Motorists who smoke while driving can produce levels of indoor air pollutants that greatly exceed World Health Organization standards.
That’s the chief finding of a new study that suggests smoking in cars can put the health of passengers — particularly children — at greater risk, even when the windows are open or air conditioning is switched on.
"Children are likely to be at greater risk from [secondhand smoke] exposure due to their faster breathing rates, less developed immune system and their inability to move away from the source in many home and car settings," the researchers said.
The study, published in the journal Tobacco Control, noted several other countries — including Canada, the U.S., Australia, Cyprus, and South Africa — have introduced state or national legislation to ban smoking in cars in which children are passengers.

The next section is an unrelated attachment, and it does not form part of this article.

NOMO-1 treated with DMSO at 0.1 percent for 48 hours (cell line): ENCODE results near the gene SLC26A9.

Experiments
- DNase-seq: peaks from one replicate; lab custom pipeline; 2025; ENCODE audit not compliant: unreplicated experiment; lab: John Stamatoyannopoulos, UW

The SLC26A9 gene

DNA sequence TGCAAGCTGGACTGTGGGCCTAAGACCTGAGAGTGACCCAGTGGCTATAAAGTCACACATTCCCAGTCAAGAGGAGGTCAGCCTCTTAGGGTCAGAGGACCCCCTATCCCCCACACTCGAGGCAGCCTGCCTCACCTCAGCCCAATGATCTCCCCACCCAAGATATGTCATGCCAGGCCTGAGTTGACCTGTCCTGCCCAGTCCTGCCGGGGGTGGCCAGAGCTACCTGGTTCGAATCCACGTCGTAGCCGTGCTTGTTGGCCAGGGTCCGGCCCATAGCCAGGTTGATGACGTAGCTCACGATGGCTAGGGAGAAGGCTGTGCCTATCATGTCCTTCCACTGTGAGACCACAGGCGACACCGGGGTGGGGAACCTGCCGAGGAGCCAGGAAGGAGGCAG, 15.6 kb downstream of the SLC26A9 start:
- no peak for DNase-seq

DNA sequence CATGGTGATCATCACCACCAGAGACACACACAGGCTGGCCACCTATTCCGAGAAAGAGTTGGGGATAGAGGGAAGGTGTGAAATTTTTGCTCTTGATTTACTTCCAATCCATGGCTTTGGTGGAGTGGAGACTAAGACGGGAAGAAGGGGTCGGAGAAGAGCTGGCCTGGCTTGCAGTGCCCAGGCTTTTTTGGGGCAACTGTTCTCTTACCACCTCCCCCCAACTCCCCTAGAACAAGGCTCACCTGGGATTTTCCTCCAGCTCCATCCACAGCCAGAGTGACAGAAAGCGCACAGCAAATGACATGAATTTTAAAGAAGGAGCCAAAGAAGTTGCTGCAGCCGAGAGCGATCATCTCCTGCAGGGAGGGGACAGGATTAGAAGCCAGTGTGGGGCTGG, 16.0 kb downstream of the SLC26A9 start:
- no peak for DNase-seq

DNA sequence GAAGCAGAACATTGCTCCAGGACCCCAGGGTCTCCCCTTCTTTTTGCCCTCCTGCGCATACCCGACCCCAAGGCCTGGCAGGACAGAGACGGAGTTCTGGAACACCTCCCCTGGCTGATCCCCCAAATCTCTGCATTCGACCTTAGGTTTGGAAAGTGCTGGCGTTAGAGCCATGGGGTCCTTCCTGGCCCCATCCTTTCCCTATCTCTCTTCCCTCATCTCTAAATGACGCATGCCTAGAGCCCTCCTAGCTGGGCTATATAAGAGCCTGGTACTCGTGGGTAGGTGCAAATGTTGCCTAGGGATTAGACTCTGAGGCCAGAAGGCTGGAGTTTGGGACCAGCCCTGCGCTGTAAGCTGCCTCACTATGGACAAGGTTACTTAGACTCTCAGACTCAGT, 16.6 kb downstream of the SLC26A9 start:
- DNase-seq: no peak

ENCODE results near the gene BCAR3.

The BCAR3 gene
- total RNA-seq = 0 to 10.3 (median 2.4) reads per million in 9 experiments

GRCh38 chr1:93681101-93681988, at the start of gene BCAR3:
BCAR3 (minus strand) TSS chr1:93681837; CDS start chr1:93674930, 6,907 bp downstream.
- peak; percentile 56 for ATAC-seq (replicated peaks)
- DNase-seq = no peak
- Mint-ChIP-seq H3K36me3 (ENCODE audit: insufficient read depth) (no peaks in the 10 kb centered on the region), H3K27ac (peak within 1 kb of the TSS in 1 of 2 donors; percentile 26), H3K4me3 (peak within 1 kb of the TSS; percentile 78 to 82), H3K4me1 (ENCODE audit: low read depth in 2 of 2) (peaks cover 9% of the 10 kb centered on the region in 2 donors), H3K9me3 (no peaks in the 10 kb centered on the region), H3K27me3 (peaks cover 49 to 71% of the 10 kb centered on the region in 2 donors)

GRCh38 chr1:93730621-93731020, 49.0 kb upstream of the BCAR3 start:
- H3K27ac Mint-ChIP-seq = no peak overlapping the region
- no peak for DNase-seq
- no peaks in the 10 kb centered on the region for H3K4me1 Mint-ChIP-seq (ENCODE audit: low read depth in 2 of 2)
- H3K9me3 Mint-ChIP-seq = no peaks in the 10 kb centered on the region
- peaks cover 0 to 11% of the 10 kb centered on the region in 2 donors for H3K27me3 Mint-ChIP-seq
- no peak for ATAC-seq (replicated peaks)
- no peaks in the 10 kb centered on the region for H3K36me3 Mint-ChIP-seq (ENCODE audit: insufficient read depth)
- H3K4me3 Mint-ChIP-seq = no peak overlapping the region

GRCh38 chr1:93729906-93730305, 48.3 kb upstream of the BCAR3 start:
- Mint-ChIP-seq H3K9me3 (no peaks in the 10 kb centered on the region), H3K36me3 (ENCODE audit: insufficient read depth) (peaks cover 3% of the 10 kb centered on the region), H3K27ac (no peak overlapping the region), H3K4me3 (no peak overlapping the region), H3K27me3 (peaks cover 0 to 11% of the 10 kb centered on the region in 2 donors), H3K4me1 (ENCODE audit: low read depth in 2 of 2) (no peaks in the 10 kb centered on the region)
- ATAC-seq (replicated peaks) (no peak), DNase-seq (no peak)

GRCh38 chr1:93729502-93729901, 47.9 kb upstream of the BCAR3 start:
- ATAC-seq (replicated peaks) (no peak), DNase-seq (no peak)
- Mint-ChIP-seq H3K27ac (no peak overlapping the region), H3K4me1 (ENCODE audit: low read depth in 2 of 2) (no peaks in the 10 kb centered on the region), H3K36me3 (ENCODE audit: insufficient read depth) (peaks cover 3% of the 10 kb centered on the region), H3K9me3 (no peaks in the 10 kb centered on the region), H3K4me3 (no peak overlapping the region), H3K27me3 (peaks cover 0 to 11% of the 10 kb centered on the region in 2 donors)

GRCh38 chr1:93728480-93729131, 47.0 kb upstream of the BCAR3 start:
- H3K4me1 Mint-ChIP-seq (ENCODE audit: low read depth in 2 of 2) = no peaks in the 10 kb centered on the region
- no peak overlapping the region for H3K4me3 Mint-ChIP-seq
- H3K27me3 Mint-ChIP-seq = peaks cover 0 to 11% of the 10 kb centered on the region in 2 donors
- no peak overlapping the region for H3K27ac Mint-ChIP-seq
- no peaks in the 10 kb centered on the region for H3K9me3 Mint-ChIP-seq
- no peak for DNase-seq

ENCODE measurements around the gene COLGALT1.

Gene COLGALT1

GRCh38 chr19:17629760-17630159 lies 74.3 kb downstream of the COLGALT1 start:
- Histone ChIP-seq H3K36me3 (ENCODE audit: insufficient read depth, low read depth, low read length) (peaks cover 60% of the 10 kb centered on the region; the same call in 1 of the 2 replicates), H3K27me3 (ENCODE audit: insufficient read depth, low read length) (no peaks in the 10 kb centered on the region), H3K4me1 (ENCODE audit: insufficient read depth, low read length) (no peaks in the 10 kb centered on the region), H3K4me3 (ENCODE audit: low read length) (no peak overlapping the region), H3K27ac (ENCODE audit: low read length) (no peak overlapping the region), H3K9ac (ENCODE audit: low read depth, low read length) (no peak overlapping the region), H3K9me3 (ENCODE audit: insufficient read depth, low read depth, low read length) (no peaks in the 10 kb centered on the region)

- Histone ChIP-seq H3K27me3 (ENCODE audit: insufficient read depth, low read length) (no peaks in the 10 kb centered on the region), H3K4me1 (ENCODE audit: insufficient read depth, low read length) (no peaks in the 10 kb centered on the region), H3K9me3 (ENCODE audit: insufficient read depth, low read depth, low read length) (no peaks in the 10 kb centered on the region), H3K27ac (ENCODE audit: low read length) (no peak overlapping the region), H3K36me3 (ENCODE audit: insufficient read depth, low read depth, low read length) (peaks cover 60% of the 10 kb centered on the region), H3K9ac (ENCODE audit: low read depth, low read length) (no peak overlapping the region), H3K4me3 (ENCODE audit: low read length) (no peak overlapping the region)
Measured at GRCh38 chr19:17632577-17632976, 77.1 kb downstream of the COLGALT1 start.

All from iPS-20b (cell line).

To gauge the level of secondhand smoke in vehicles, the researchers measured levels of fine particulate matter every minute in the rear passenger area during car rides made by smokers and non-smokers over a three-day period.
Seventeen drivers, 14 of whom were smokers, made 104 treks, lasting from 5 to 70 minutes, with an average duration of 27 minutes.
Although smokers tended to open car windows to provide some ventilation, pollution levels still exceeded the maximum safe limit recommended by the World Health Organization at some point during all car journeys during which somebody smoked.
The researchers noted exposure to secondhand smoke is linked to several children's health problems, including sudden infant death, middle ear disease, wheeze and asthma. The U.K.’s Royal College of Physicians Tobacco Advisory Group has called for a ban on smoking in cars.